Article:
l DUAL J PASSBAND TIME RECEIVER CONSTANT DETECTOR I 22 l I PASSBAND I FILTER I 32 l l CORRELATION I CIRCUIT I FOOT swn'cn PATENTED nuvso l9?! ANTENNA RECEIVE TR ANSMIT ANTENNA DRIVER PASSBAND RECEIVER DUAL TIME CONSTANT DETECTOR PASSBAND 34 FILTER CORRELATION cmcurr I 28 l l l I SWEEP CONTROL FOOT SWITCH mvsurons MARC CHOMET DONALD E. ELLlSON ROBERT F. WATTERSON .ar y I AGENT PATENTEfluuvaolsn sumenr 2 TRANSMIT ANTENNA r58 RECEIVE ANTENNA 3 se SWEEP POWER R L DRIVER RECEIVER RECEIVER 64 DEACTIVATION IC V c o BUFFER CONTROL so LOGIC MANUAL DESTRUCT 68 FIG. 5
INVENTORS' MARC CHOMET DONALD E. LusoN ROBERT F. WATTERSON AGENT PILFERAGE CONTROL SYSTEM BACKGROUND OF THE INVENTION The present invention relates generally to the field of radiofrequency circuits and more specifically to a radiofrequency antipilferage system.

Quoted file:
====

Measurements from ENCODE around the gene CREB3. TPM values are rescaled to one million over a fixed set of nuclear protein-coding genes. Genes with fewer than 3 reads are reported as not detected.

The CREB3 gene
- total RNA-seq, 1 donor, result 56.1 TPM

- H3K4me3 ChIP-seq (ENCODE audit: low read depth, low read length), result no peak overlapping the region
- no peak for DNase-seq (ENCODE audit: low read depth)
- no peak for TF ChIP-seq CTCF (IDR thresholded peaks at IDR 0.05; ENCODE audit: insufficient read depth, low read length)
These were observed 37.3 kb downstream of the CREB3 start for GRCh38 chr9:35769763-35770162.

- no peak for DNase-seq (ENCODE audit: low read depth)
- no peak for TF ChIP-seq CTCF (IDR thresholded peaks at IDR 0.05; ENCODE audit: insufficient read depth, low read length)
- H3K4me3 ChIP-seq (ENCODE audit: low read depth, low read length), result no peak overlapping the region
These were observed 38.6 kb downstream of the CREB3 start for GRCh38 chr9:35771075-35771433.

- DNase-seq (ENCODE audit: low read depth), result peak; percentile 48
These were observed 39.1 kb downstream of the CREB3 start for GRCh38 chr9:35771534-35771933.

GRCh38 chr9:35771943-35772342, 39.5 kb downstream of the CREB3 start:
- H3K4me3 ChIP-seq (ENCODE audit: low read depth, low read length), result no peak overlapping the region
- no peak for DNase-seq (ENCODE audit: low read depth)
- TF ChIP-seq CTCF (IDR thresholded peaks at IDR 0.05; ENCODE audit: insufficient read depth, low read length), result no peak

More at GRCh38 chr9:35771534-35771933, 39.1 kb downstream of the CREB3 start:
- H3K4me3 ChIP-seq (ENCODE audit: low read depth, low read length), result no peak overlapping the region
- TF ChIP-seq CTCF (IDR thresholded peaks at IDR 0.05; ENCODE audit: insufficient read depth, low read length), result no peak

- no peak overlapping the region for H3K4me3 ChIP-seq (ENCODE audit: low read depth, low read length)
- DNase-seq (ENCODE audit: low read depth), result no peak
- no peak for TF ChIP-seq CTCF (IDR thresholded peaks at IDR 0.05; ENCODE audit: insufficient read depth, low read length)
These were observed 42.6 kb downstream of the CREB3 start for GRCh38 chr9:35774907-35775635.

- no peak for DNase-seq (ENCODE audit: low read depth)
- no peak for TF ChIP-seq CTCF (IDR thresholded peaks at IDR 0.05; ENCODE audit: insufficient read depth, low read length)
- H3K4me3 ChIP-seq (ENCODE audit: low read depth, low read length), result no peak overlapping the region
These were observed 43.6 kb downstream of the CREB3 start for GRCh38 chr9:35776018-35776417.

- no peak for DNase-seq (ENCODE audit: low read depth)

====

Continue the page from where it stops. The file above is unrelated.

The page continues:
DESCRIPTION OF THE PRIOR ART Pilferage of merchandise from business establishments has become a matter of great concern and many devices have been devised in an attempt to minimize losses. One such device is a Detecting Means for Stolen Goods described in U.S. Pat. No. 2,774,060 which issued to T. F. Thompson on Dec. 11, 1956. In this system one or more fixed frequency oscillators are employed to set up a radiation field of predetermined shape and size and precision resonant circuits are concealed in sales tags on the merchandise. When merchandise with a resonant circuit is passed through the radiation field the potential of the oscillator is changed and actuation of an alarm results. In order to prevent false alarms by legitimately purchased merchandise it is necessary that the sales tag containing the circuit be physically destroyed.